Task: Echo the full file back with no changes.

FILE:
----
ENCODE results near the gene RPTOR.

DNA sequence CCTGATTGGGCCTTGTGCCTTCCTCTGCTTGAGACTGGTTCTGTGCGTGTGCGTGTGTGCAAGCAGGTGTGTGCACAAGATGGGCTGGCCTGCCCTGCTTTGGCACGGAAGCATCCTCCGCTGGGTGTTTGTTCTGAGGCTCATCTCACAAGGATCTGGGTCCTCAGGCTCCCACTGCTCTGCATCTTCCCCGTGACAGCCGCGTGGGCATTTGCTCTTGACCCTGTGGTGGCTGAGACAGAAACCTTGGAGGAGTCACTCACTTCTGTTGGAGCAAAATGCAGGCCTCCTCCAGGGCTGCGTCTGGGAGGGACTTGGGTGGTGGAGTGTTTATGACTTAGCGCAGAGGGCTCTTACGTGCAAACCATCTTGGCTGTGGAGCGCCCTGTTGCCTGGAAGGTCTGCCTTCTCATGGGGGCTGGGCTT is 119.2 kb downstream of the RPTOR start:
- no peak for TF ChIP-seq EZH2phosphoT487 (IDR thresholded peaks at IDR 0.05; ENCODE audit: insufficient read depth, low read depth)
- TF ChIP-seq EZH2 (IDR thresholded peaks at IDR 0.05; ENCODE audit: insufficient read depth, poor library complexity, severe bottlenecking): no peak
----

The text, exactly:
ENCODE results near the gene RPTOR.

DNA sequence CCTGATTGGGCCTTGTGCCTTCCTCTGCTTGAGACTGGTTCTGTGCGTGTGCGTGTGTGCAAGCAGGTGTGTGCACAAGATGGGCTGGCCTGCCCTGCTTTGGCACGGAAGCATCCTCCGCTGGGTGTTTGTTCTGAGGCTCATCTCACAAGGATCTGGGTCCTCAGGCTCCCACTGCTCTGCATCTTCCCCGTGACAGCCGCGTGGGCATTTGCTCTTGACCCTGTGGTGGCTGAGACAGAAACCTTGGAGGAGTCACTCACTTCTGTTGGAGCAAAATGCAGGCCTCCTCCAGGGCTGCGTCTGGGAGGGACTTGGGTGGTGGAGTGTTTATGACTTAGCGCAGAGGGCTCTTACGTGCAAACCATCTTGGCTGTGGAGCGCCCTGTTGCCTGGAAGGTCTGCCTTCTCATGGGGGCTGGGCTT is 119.2 kb downstream of the RPTOR start:
- no peak for TF ChIP-seq EZH2phosphoT487 (IDR thresholded peaks at IDR 0.05; ENCODE audit: insufficient read depth, low read depth)
- TF ChIP-seq EZH2 (IDR thresholded peaks at IDR 0.05; ENCODE audit: insufficient read depth, poor library complexity, severe bottlenecking): no peak